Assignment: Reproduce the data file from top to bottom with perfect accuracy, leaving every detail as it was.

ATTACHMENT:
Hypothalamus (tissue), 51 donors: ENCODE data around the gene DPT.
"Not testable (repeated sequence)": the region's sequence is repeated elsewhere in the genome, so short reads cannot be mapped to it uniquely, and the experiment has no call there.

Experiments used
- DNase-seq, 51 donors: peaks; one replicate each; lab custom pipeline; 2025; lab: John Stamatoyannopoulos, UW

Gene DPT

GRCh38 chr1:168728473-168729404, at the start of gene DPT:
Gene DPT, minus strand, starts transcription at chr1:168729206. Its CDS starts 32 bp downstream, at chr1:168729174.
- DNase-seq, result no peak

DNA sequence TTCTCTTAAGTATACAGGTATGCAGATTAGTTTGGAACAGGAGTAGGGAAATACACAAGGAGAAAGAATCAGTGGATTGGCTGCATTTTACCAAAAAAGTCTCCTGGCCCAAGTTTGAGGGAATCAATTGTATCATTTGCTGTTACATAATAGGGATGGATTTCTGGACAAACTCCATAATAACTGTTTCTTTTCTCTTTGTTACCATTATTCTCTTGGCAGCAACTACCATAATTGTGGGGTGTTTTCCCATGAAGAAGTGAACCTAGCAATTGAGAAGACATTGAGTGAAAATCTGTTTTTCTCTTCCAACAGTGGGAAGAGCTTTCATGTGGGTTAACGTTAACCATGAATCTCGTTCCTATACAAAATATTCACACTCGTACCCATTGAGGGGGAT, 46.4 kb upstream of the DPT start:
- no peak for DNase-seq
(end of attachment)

Hypothalamus (tissue), 51 donors: ENCODE data around the gene DPT.
"Not testable (repeated sequence)": the region's sequence is repeated elsewhere in the genome, so short reads cannot be mapped to it uniquely, and the experiment has no call there.

Experiments used
- DNase-seq, 51 donors: peaks; one replicate each; lab custom pipeline; 2025; lab: John Stamatoyannopoulos, UW

Gene DPT

GRCh38 chr1:168728473-168729404, at the start of gene DPT:
Gene DPT, minus strand, starts transcription at chr1:168729206. Its CDS starts 32 bp downstream, at chr1:168729174.
- DNase-seq, result no peak

DNA sequence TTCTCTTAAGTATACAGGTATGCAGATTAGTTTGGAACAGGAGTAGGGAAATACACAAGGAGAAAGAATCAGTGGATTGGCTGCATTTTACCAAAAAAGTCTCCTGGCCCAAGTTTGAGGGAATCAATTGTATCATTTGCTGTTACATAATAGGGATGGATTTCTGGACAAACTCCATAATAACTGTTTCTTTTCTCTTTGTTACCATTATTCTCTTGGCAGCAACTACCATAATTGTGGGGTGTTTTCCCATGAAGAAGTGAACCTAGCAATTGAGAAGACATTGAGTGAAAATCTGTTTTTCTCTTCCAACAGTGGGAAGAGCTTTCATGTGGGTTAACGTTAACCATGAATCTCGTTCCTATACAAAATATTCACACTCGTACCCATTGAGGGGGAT, 46.4 kb upstream of the DPT start:
- no peak for DNase-seq